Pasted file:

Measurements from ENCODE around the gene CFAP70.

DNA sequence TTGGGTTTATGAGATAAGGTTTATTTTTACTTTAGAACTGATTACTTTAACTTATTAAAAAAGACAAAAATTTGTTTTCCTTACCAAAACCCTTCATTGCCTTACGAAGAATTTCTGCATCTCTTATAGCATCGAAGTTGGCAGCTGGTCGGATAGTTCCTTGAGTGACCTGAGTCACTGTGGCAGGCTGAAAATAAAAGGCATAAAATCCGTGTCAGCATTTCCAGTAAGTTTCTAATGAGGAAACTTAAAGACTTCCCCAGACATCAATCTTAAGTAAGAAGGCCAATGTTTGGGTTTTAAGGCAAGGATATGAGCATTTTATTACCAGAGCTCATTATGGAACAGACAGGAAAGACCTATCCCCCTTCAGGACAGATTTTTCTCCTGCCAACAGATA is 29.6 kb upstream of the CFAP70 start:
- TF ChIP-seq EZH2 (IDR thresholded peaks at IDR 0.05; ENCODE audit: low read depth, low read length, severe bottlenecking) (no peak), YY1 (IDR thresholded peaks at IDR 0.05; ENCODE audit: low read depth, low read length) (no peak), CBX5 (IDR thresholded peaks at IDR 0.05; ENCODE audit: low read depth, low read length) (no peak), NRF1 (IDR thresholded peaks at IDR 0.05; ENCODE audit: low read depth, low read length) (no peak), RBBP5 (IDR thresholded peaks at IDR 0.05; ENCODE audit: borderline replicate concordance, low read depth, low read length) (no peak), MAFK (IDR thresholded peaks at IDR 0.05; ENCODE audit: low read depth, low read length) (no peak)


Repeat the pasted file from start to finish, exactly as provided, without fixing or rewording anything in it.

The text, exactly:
Measurements from ENCODE around the gene CFAP70.

DNA sequence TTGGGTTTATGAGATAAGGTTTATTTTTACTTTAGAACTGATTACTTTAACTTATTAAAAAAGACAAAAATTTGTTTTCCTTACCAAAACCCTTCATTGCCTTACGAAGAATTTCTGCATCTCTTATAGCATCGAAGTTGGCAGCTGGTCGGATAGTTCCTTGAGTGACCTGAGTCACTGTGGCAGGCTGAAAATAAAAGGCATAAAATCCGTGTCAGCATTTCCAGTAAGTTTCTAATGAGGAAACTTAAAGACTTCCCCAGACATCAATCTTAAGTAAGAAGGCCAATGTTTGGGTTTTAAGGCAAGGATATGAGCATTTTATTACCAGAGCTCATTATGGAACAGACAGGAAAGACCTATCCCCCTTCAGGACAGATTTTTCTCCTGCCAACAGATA is 29.6 kb upstream of the CFAP70 start:
- TF ChIP-seq EZH2 (IDR thresholded peaks at IDR 0.05; ENCODE audit: low read depth, low read length, severe bottlenecking) (no peak), YY1 (IDR thresholded peaks at IDR 0.05; ENCODE audit: low read depth, low read length) (no peak), CBX5 (IDR thresholded peaks at IDR 0.05; ENCODE audit: low read depth, low read length) (no peak), NRF1 (IDR thresholded peaks at IDR 0.05; ENCODE audit: low read depth, low read length) (no peak), RBBP5 (IDR thresholded peaks at IDR 0.05; ENCODE audit: borderline replicate concordance, low read depth, low read length) (no peak), MAFK (IDR thresholded peaks at IDR 0.05; ENCODE audit: low read depth, low read length) (no peak)